Written by Saghi Amirsoleymani, Vice President, WW Cross Brand, Rocket Software
Rocket Software is a Platinum member of the Open Mainframe Project. This blog originally ran on the Rocket website and was approved to run on the Open Mainframe Project website as a member spotlight.
“Women belong in all places where decisions are made.” –Ruth Bader Ginsburg
Although this statement may have been revolutionary at the time, the number of women in the workforce is rapidly changing; in the U.S., it’s risen by 47 percent in 2020 alone. Over the past few years, thanks to the help of revolutionary women such as Ruth Bader Ginsburg, women are making bigger strides in all industries—including into the White House. In the technology industry, strides have been harder to make, but the number of women engineers, programmers, and IT professionals is still growing.
Within the five largest tech companies in the world, the workforce is around 34.4 percent women. While that number is not as high as the overall number of women working, we are making progress. There are more women in leadership roles, female software engineers have increased by 2 percent in the past 20 years, and most importantly, we’re finally seeing women emerge as technology mentors, speakers, and thought leaders. The number of women participating in tech events has increased year over year, highlighting the importance of a more inclusive culture. In 2020, there was even greater participation in conferences, summits and seminars, including many events dedicated exclusively to women in tech.
I’ve been fortunate to be involved in several such events within the last year, the most recent one being the October Women in Tech panel at IBM Tech University, made up of women executives from IBM and Rocket Software. Featuring Priya Doty, VP of Product Marketing, IBM Z and LinuxONE, IBM, Lilac Schoenbeck, VP, GTM Strategy, Power Systems, Rocket Software, Joanie Gines, Director Worldwide IBM Z Software Sales, IBM, and Hélène Lyon, Distinguished Engineer, IBM, there was immense talent and success on the panel. As a VP involved with IBM Z technology for Rocket Software, I was honored and proud to share my voice and platform with these amazing women. If you’re a woman working in the technology industry—or an aspiring engineer, programmer or IT professional—I’ve outlined some of the insights I gained from these successful and talented industry professionals.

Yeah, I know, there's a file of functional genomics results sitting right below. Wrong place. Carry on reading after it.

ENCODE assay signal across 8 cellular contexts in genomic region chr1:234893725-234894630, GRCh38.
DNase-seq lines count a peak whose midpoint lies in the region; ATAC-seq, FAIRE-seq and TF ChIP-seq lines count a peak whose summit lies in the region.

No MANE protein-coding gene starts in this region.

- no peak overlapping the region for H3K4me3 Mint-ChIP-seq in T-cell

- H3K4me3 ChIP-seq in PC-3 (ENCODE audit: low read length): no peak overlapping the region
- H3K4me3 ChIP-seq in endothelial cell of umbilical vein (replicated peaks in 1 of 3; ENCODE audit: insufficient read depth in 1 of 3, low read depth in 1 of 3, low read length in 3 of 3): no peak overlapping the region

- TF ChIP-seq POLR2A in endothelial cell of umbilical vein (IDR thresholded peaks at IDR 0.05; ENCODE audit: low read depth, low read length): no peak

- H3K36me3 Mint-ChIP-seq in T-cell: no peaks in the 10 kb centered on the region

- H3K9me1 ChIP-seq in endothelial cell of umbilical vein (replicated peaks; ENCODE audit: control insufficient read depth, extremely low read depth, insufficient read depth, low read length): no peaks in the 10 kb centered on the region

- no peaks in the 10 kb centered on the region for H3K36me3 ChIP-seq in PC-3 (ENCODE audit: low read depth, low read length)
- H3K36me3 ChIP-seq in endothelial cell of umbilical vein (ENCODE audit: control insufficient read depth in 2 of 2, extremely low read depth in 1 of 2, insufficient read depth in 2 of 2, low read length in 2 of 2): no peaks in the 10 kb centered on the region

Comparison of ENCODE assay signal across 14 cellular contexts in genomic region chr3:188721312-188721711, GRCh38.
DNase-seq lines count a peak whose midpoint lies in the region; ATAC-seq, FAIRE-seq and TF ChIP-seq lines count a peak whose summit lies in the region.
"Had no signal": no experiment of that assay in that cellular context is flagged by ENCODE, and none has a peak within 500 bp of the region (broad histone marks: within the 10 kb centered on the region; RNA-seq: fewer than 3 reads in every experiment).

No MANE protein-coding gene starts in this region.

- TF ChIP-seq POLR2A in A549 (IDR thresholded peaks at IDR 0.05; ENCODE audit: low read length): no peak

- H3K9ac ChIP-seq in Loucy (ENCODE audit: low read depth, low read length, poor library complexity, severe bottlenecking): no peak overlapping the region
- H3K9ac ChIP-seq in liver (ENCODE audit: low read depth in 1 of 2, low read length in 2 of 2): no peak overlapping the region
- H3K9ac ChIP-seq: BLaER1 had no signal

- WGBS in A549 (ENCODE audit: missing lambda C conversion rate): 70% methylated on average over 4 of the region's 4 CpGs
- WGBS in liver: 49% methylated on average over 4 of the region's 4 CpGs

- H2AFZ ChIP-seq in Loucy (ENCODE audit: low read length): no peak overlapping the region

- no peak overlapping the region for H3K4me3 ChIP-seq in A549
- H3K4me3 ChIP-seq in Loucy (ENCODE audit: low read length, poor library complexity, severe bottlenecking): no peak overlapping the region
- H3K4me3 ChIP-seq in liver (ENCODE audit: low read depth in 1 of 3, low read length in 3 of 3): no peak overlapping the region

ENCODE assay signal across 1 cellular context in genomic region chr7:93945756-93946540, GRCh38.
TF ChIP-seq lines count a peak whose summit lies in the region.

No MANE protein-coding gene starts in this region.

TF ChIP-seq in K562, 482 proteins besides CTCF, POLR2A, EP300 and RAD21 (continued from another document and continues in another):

Although self-advocacy is challenging for everyone, it can be especially difficult for women as they struggle to position themselves in a male-dominated industry. An easy way to start self-advocating is to think about how to speak up in meetings. In every person’s career, there comes a point where you go from listening in meetings to having to speak and share your thoughts. The easiest way to do this is to think of each presentation or conversation as a story with a beginning, middle, and end. By looking at it this way, you can establish a cohesive presentation and feel more confident in your delivery. Don’t be afraid to speak up!
Another important aspect of self-advocacy for women is to make your work visible, as it makes you credible and increases your value. Women become more confident when they are understood and known for their capabilities. It helps reduce imposter syndrome, as well. Form a network of advocates by finding mentors and joining groups. This will help you become known for your great work.
ON BEING A LEADER IN A MALE-DOMINATED INDUSTRY: